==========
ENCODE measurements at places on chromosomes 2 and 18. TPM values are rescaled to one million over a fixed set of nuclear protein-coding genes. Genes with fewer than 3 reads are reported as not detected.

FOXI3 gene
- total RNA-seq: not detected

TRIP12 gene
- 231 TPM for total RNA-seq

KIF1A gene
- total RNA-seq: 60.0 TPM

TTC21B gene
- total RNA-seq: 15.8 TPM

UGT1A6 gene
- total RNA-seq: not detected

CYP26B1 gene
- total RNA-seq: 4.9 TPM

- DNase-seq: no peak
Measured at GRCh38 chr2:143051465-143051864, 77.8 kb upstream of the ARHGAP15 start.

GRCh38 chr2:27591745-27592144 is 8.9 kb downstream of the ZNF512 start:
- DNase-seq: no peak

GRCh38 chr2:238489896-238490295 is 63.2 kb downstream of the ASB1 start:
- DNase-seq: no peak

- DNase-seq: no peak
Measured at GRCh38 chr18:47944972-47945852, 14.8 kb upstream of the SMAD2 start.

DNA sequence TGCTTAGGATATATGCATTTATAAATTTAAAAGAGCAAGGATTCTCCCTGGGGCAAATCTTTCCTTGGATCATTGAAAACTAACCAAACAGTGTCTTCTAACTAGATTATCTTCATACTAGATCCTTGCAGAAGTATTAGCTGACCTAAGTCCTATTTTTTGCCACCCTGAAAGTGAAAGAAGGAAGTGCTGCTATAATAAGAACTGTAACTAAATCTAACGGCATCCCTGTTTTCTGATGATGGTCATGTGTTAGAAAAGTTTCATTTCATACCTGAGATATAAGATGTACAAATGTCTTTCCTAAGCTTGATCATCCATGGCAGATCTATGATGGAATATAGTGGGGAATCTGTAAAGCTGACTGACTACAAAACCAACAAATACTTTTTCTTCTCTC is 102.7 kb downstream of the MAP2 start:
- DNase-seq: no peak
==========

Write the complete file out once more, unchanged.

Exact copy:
ENCODE measurements at places on chromosomes 2 and 18. TPM values are rescaled to one million over a fixed set of nuclear protein-coding genes. Genes with fewer than 3 reads are reported as not detected.

FOXI3 gene
- total RNA-seq: not detected

TRIP12 gene
- 231 TPM for total RNA-seq

KIF1A gene
- total RNA-seq: 60.0 TPM

TTC21B gene
- total RNA-seq: 15.8 TPM

UGT1A6 gene
- total RNA-seq: not detected

CYP26B1 gene
- total RNA-seq: 4.9 TPM

- DNase-seq: no peak
Measured at GRCh38 chr2:143051465-143051864, 77.8 kb upstream of the ARHGAP15 start.

GRCh38 chr2:27591745-27592144 is 8.9 kb downstream of the ZNF512 start:
- DNase-seq: no peak

GRCh38 chr2:238489896-238490295 is 63.2 kb downstream of the ASB1 start:
- DNase-seq: no peak

- DNase-seq: no peak
Measured at GRCh38 chr18:47944972-47945852, 14.8 kb upstream of the SMAD2 start.

DNA sequence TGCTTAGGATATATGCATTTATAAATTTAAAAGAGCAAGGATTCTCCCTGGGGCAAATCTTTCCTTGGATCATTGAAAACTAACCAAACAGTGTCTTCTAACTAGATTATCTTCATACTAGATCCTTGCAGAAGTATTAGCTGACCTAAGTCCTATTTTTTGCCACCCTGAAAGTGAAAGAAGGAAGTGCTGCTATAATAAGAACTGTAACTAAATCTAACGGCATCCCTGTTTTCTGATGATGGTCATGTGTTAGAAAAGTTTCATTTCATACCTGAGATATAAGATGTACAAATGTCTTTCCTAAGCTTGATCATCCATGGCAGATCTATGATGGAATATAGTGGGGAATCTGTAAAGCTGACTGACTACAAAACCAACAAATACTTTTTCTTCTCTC is 102.7 kb downstream of the MAP2 start:
- DNase-seq: no peak